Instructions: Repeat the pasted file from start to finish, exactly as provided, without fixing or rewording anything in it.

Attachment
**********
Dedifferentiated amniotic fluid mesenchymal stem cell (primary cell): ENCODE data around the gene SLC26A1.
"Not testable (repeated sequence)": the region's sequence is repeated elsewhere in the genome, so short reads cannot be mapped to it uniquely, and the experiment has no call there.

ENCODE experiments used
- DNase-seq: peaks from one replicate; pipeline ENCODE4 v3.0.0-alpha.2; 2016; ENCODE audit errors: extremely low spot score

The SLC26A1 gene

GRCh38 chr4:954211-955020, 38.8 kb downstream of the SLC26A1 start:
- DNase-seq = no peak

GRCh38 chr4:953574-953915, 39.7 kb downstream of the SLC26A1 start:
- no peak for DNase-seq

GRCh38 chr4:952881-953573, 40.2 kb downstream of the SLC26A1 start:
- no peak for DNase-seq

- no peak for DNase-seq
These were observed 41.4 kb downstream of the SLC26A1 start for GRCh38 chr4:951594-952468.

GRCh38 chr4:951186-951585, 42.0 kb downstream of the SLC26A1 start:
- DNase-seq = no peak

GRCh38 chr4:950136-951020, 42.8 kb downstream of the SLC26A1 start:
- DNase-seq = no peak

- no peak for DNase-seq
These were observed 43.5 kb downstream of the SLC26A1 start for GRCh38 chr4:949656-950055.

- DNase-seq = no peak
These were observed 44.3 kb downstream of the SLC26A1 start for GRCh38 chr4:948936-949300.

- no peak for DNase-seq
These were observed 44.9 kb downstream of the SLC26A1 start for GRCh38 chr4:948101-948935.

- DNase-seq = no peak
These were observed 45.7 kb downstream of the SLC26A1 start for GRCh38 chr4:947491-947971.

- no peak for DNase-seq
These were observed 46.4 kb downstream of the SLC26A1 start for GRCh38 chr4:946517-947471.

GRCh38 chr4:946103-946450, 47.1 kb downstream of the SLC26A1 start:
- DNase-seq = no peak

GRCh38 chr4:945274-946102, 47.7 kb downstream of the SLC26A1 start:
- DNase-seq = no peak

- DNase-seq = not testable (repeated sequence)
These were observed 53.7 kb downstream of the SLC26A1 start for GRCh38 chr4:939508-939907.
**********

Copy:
Dedifferentiated amniotic fluid mesenchymal stem cell (primary cell): ENCODE data around the gene SLC26A1.
"Not testable (repeated sequence)": the region's sequence is repeated elsewhere in the genome, so short reads cannot be mapped to it uniquely, and the experiment has no call there.

ENCODE experiments used
- DNase-seq: peaks from one replicate; pipeline ENCODE4 v3.0.0-alpha.2; 2016; ENCODE audit errors: extremely low spot score

The SLC26A1 gene

GRCh38 chr4:954211-955020, 38.8 kb downstream of the SLC26A1 start:
- DNase-seq = no peak

GRCh38 chr4:953574-953915, 39.7 kb downstream of the SLC26A1 start:
- no peak for DNase-seq

GRCh38 chr4:952881-953573, 40.2 kb downstream of the SLC26A1 start:
- no peak for DNase-seq

- no peak for DNase-seq
These were observed 41.4 kb downstream of the SLC26A1 start for GRCh38 chr4:951594-952468.

GRCh38 chr4:951186-951585, 42.0 kb downstream of the SLC26A1 start:
- DNase-seq = no peak

GRCh38 chr4:950136-951020, 42.8 kb downstream of the SLC26A1 start:
- DNase-seq = no peak

- no peak for DNase-seq
These were observed 43.5 kb downstream of the SLC26A1 start for GRCh38 chr4:949656-950055.

- DNase-seq = no peak
These were observed 44.3 kb downstream of the SLC26A1 start for GRCh38 chr4:948936-949300.

- no peak for DNase-seq
These were observed 44.9 kb downstream of the SLC26A1 start for GRCh38 chr4:948101-948935.

- DNase-seq = no peak
These were observed 45.7 kb downstream of the SLC26A1 start for GRCh38 chr4:947491-947971.

- no peak for DNase-seq
These were observed 46.4 kb downstream of the SLC26A1 start for GRCh38 chr4:946517-947471.

GRCh38 chr4:946103-946450, 47.1 kb downstream of the SLC26A1 start:
- DNase-seq = no peak

GRCh38 chr4:945274-946102, 47.7 kb downstream of the SLC26A1 start:
- DNase-seq = no peak

- DNase-seq = not testable (repeated sequence)
These were observed 53.7 kb downstream of the SLC26A1 start for GRCh38 chr4:939508-939907.